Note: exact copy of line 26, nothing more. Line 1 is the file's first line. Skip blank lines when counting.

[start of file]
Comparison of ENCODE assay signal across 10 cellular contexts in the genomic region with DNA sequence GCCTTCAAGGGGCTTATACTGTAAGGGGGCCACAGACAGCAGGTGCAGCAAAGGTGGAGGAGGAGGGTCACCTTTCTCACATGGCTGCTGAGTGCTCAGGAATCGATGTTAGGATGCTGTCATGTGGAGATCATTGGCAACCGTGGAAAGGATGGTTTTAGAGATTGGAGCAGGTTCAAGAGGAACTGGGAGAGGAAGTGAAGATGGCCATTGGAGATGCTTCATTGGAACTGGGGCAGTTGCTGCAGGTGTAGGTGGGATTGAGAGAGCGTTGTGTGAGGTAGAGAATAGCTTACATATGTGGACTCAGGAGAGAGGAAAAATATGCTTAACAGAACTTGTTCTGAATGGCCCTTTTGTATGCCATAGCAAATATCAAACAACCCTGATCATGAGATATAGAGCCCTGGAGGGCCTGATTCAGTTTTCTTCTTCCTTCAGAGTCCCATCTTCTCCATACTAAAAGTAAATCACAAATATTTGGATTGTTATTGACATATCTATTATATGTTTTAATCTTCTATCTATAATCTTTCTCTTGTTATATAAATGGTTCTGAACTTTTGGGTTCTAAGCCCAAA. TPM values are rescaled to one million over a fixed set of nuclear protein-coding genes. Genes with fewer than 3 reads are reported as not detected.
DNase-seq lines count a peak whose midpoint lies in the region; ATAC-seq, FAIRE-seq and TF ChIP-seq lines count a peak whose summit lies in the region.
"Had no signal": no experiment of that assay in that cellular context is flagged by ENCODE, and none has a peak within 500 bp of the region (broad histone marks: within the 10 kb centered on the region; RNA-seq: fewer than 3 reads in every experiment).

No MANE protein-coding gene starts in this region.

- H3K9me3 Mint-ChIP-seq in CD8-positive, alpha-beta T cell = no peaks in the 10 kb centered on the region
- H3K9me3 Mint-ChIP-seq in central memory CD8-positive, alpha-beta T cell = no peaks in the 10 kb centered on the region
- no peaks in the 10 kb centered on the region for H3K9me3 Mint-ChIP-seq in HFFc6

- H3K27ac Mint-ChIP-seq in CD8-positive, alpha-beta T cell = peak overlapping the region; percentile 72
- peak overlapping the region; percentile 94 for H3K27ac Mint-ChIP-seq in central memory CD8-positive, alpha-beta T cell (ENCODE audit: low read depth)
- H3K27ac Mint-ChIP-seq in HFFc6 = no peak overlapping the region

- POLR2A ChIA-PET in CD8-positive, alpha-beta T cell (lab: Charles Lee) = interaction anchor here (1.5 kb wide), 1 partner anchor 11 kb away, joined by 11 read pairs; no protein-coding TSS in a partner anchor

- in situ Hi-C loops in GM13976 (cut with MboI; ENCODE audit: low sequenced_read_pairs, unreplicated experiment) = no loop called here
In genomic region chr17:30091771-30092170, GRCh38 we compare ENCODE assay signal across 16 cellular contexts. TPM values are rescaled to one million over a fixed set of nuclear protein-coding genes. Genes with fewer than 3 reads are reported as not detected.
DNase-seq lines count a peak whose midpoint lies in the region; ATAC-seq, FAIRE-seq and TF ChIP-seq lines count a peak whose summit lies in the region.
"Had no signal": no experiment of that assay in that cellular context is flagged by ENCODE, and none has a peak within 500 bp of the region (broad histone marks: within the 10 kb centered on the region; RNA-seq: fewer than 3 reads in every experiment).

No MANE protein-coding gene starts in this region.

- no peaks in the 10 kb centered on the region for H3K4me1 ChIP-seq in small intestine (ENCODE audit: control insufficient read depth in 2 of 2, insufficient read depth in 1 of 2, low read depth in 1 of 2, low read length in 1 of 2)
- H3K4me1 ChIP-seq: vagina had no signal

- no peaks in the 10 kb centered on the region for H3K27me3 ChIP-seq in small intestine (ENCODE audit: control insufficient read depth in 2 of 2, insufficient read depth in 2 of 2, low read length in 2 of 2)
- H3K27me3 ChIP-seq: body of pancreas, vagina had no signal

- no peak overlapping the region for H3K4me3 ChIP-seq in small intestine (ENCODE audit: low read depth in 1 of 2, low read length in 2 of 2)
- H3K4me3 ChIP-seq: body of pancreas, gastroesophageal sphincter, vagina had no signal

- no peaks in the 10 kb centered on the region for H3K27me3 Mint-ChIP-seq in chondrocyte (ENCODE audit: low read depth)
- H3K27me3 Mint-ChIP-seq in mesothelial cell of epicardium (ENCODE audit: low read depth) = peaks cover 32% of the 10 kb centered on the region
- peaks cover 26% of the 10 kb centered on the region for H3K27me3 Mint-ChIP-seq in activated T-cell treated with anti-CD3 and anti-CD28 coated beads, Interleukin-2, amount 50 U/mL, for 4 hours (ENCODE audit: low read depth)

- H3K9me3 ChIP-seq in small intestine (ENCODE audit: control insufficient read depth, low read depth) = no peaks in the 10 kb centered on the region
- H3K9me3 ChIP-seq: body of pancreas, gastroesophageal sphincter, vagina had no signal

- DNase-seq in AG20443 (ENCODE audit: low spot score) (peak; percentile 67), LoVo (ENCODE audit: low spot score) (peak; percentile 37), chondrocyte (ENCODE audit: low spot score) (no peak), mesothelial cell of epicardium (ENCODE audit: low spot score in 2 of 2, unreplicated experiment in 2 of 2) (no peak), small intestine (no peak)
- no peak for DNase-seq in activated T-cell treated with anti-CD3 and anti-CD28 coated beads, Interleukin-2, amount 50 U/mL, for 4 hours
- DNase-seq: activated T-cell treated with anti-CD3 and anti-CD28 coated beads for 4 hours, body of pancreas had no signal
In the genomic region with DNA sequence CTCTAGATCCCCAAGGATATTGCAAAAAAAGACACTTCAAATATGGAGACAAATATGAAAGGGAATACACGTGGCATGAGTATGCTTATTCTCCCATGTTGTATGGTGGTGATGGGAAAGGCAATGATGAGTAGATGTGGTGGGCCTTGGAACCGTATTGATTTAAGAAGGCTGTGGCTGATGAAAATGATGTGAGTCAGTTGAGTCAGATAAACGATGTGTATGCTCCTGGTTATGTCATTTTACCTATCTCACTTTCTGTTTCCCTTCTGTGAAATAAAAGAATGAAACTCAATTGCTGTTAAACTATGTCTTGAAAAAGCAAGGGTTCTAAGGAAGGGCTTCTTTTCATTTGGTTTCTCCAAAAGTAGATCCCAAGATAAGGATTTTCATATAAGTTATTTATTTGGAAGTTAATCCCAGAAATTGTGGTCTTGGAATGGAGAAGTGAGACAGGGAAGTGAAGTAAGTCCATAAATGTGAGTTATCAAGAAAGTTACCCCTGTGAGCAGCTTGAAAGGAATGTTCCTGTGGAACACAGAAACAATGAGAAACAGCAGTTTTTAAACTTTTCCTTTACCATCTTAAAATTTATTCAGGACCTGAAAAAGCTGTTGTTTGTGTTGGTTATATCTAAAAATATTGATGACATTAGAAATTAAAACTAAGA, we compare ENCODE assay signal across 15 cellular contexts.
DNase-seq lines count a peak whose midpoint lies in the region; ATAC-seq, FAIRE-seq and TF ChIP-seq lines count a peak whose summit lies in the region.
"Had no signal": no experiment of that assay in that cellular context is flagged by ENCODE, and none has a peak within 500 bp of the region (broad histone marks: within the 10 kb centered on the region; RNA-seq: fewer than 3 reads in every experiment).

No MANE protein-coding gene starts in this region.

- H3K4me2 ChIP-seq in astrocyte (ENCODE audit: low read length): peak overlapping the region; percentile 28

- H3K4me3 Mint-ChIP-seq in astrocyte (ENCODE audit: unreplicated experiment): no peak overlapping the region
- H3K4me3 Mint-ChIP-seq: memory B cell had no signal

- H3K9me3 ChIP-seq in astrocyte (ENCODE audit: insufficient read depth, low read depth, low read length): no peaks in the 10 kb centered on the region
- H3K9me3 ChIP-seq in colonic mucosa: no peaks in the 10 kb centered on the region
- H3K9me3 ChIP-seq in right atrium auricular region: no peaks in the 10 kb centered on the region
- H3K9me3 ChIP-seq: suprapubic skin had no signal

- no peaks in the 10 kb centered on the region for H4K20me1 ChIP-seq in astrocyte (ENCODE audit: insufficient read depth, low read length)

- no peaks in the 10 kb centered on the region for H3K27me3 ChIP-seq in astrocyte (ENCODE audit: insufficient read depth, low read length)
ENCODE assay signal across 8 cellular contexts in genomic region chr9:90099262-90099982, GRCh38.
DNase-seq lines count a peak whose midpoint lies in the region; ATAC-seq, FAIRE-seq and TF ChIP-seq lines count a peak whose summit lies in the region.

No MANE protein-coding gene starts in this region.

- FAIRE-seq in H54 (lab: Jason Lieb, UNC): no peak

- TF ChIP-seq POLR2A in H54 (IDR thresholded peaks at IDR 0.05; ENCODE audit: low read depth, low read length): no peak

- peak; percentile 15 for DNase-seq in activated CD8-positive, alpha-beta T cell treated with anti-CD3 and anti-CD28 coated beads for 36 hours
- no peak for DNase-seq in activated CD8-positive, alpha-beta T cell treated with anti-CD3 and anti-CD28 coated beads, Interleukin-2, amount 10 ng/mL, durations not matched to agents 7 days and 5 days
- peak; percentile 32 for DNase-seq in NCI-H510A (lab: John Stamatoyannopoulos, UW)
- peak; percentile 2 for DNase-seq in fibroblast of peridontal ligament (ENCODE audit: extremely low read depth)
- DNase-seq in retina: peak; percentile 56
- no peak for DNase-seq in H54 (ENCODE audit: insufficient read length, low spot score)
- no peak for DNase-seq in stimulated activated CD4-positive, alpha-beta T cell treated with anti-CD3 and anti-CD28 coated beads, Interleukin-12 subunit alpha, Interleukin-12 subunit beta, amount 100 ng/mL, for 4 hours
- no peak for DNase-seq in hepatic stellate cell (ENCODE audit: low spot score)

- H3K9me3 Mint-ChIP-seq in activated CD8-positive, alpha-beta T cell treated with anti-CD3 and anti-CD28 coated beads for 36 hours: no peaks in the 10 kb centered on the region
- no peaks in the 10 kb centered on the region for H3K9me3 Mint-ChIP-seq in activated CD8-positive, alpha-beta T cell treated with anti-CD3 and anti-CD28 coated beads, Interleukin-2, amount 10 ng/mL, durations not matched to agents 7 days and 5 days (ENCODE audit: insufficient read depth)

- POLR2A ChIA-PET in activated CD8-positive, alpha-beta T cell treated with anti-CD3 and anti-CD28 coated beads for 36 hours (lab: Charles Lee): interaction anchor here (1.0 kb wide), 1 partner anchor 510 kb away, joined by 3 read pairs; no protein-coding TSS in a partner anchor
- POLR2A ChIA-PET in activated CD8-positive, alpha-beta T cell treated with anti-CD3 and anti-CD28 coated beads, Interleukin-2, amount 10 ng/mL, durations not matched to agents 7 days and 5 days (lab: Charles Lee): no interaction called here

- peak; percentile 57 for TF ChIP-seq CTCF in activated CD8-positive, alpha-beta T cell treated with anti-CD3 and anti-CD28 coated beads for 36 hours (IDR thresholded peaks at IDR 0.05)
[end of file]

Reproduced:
- H3K9me3 ChIP-seq in small intestine (ENCODE audit: control insufficient read depth, low read depth) = no peaks in the 10 kb centered on the region